- Josh Cooper at Puck Daddy57 mins ago
Did you ever like Zach Parise's smile? Did you ever think his pearly whites emanated sunshine, rainbows and happiness. Then today is a bad day for you.
Take a look at what happened to Parise in Minnesota's Tuesday evening game against Edmonton Parise took a puck in the face and lost a tooth. Ouch. The video please.
And then Parise had the wherewithal to pick up said Chiclet and skate off the ice with it. How nice of him. Look at the concern on Ryan Suter’s face as he watches his partner in 13-year $98 million contract crime go through pain. And then as Parise skates off, Suter gives him a stick-tap on the behind. How cute.
Anyway, Parise returned. Because he’s tough. He’s a hockey player. And losing teeth is a badge of honor for these guys.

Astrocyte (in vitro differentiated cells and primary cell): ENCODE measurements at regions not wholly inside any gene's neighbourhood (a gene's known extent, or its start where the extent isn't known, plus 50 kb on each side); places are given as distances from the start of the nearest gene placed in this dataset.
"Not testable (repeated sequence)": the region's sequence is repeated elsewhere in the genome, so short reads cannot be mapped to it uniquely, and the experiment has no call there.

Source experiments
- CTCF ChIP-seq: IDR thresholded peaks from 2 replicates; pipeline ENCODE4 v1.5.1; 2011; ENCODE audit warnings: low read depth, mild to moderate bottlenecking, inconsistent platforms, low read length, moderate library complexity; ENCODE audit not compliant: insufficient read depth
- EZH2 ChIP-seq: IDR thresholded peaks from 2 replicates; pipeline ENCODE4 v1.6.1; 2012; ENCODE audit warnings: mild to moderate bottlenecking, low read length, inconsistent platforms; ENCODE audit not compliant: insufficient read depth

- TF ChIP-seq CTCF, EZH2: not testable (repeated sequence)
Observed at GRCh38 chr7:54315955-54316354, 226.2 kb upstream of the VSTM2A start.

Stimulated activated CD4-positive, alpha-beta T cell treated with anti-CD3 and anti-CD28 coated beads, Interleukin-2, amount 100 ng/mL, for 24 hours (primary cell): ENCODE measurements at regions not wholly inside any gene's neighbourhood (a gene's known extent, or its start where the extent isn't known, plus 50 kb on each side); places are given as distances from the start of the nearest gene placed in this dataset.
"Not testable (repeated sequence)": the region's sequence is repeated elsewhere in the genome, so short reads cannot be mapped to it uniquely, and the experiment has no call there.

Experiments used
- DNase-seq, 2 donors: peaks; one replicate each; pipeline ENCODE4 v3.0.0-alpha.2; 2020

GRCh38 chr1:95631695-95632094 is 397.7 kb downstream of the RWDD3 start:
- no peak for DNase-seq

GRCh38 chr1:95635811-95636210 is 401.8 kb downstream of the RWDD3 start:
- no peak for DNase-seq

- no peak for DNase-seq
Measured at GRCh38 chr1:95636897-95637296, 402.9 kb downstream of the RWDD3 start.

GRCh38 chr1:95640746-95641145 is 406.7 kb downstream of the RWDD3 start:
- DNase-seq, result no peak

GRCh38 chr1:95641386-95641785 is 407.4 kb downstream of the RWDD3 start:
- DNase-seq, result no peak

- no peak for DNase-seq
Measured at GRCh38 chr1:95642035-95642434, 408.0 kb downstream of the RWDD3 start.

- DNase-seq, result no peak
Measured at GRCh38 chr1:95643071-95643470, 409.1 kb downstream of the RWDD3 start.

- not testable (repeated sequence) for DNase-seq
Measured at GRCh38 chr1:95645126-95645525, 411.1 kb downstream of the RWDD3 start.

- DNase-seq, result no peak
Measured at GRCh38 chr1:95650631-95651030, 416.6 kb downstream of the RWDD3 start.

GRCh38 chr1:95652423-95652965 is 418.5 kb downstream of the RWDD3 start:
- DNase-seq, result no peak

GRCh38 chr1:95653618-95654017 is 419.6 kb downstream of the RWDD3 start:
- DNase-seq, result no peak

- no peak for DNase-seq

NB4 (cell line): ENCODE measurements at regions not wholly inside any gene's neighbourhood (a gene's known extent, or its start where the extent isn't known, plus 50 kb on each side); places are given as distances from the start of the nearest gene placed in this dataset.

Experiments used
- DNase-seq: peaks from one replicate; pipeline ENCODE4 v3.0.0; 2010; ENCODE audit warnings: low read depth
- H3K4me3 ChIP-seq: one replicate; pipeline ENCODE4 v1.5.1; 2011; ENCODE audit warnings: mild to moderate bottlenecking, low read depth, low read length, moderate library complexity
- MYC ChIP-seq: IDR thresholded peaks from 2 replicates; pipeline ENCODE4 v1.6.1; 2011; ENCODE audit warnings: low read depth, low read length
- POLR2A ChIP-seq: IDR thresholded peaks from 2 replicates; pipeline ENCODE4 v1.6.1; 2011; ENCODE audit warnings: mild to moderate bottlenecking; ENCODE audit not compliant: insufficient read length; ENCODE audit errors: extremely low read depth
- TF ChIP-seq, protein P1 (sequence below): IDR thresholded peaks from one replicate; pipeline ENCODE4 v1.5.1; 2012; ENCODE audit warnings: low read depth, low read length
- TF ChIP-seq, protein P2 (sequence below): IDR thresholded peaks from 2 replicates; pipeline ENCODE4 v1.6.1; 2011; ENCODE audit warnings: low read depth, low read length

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MORE FROM YAHOO HOCKEY
- Josh Cooper at Puck Daddy1 hr ago
In exchange for a two-way defensive center, the PIttsburgh Penguins acquired another two-way defensive center. On Tuesday, after a win over WInnipeg the Pens picked up Maxim Lapierre from St. Louis for Marcel Goc.
From the PIttsburgh release:
The 6-foot-2, 215-pound Lapierre has played 579 games in a 10-year NHL career with Montreal, Anaheim, Vancouver and St. Louis, recording 65 goals and 72 assists for 137 points with 570 penalty minutes.
The Penguins acquired Goc from Florida late in the 2013-14 season. He had two goals and six assists for eight points in 55 games over two seasons in Pittsburgh.
It's not exactly a major swap for either team -- just a move to bring in assets with different skill sets at the same position. As TSN's Darren Dreger tweets, Lapierre gives the Penguins fourth line depth. Goc won almost 54 percent of his face offs, but wasn't much of a scorer. Lapierre 55 percent, and has more of a physical presence.